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Plano citizens petition to recall city council member Tom Harrison

racist america plano texas Tom Harrison city council member Trump

Tom Harrison, City Council Member  | Courtesy of Tom Harrison’s Facebook page

Tom Harrison is trending locally on Twitter again. Ever since he, a Plano City Council member, shared a bigoted post on his Facebook that read “Share if you think Trump so ban Islam in schools,” he has been in very, very hot water.

Here’s the basic timeline we’re working with:

On February 13, Harrison shared the following post:

racist america plano texas Tom Harrison city council member Trump

From Tom Harrison’s now deleted Facebook

The next day, Plano Mayor Harry LaRosiliere called an impromptu press conference to address the post and called for Harrison’s immediate resignation.

On February 14, Harrison also issued an apology, saying, “My intent on inputting this on my personal Facebook page was to emphasize that Christianity is not the only religion being targeted for exclusion in our public school. It was not meant as a personal attack against the Islamic faith.”

Then, on February 19 in another special session, it all got a lot worse Other posts were found in Harrison’s Facebook, viewed by Community Impact, who described them like this: “Some of Harrison’s Facebook posts were unknown to several council members until earlier that day, including links Harrison shared in 2016 to articles that made politicized statements about black fatherhood and falsely asserted that all present-day slaveowners are Muslim.”

Every other councilmember asked Harrison to resign and he was officially censured.

Harrison said only that he was not xenophobic, bigoted or racist and he would not resign. At that point, the only way to force Harrison out would be a recall petition. At the time, we published that  a council member can be recalled based on grounds of incompetency, misconduct or malfeasance in office. There would have to be a petition, signed by qualified voters of the city equal in number to at least 30 percent of the number of votes cast at the regular municipal election of the city.

A total of 9,301 votes were cast in the 2015 election, according to the city of Plano. A recall petition for Harrison would require 2,791 signatures.

On April 4, a new group called Our Plano One Plano submitted over 4,400 signatures demanding we recall Harrison.

The city has now voted to schedule a recall election for Harrison. We will get the chance to vote on the issue on November 6, 2018.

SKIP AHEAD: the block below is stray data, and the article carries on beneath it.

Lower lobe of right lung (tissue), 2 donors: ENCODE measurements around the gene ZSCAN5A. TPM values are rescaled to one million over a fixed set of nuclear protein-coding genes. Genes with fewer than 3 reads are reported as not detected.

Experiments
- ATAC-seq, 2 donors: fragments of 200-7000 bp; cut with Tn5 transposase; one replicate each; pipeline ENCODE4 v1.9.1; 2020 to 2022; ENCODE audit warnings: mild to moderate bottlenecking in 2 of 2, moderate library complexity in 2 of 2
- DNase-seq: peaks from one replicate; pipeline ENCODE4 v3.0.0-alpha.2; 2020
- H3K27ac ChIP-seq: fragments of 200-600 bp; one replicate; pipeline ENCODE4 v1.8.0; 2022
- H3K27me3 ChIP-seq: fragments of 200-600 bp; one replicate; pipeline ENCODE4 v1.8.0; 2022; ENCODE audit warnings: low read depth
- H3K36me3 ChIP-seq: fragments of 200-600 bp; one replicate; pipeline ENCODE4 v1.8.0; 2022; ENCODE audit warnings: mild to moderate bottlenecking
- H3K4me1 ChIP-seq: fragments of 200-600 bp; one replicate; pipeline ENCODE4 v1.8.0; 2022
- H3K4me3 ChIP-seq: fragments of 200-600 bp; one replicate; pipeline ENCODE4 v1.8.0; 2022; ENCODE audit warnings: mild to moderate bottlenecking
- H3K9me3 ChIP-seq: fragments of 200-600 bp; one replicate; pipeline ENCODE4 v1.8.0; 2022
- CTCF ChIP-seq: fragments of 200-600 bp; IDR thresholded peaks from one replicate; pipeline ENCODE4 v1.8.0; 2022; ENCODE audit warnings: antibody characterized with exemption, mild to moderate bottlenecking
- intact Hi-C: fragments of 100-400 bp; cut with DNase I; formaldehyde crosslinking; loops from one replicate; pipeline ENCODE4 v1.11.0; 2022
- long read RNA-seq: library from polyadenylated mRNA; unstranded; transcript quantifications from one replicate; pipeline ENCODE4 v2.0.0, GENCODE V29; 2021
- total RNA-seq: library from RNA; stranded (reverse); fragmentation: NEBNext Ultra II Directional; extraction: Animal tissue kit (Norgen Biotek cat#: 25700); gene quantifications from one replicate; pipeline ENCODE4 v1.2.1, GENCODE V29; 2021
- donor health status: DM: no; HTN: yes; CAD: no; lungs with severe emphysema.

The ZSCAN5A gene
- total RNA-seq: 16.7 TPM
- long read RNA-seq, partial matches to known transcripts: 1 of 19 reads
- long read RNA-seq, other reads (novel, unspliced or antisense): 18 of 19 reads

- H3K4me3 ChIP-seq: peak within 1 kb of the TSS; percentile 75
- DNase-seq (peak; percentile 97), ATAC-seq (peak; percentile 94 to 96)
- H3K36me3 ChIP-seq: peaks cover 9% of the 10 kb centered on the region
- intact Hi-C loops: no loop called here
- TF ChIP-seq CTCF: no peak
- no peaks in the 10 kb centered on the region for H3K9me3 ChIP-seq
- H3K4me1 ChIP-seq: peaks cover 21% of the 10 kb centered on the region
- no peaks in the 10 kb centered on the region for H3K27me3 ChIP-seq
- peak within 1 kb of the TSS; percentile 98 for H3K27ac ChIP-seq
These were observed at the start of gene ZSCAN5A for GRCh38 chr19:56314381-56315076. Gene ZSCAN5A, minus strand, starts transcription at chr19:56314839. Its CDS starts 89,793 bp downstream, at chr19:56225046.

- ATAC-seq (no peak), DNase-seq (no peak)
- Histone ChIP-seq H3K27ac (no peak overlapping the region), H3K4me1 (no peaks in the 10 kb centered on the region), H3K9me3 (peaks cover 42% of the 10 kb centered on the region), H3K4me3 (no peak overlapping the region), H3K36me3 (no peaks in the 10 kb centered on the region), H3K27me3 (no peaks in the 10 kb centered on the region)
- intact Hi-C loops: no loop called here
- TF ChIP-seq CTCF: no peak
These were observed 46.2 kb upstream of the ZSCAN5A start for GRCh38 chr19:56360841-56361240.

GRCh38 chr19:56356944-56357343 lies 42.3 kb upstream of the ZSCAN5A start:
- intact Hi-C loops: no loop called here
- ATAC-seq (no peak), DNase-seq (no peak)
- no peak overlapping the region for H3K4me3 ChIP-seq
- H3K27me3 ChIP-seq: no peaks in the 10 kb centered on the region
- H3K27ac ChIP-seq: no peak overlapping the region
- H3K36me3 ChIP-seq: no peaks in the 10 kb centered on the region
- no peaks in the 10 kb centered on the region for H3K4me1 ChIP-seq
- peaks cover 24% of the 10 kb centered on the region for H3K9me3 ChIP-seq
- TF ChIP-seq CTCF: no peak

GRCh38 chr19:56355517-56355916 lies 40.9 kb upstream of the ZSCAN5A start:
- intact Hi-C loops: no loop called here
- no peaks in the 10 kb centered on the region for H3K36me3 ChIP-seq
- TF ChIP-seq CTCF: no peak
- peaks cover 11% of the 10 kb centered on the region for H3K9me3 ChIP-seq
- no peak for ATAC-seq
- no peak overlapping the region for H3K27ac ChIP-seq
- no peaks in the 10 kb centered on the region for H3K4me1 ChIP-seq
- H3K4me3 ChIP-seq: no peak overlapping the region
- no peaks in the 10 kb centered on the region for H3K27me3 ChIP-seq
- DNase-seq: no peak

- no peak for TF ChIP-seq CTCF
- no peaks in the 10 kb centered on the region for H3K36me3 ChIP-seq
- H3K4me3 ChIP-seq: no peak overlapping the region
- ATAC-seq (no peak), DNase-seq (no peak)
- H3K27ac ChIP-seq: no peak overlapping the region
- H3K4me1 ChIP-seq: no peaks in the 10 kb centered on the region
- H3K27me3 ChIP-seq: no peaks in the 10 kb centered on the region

While originally Harrison said that his post was misunderstood, now, according to NBC, his defense is that it was an accident and he didn’t mean to press the ‘share’ button at all.

Make of that what you will.

As a community, we have been surprised by our own anger. A lot of people, Islamic and otherwise, felt personally attacked by the post and personally threatened in the aftermath. People on both sides of the fence immediately jumped up, either to justify Harrison’s post as a “mistake” or call on him to resign and apologize.

Overnight Tom Harrison became Plano’s straw man, standing in for national, political injustices, angers and overall, a sense of helplessness. People who disagree with each other on Facebook have even started using “anti-Harrison” or “Harrison-supporter” as insults.

Tom Harrison has a GoFundMe page for legal assistance, which reads: “Tom Harrison is the most dedicated and committed public servant in Plano city government. He is the victim of malicious distortions, character assassination and outright lies. Democrats, special interests and fanatics have conspired to break the law in an attempt to force him off the City Council to make way for Harry LaRosiliere’s political and social agenda. …  Please donate to his legal trust and ensure his continued efforts to protect Plano from developers, social leftists and political radicals.”

Twice, the page calls the recall “illegal.” He may not like the recall, but calling it an illegal conspiracy seems extreme. This is a suburban city council. This is not Game of Thrones. Donations have reached $4,443.

Harrison was elected in 2015 to serve a four-year term. At this point, he isn’t fighting for a full term. He’s already served more than half of it; it expires May 2019. He will spend half of the year he has left battling to serve it. This isn’t just about a place on the council; Harrison is fighting for his reputation. But even if he wins the recall election, can he really get what he wants? Can you get your reputation back once it’s shot?

One last thought: Everyone has freedom of speech. But when you put yourself in a position where you’re serving a community larger than yourself–as Harrison did–you have to face the consequences of losing that community’s trust. If the things you say make that community feel you do not represent them, don’t they have the right to pick someone else?

Alexandra Cronin
Alexandra Cronin is the senior editor at Plano Profile. She has a Bachelor's in English (with a concentration in Creative Writing) from Rhodes College in Memphis, TN. After graduation she wrote for The Resident magazine in London, before returning to home. She loves great coffee, good food and average wine.

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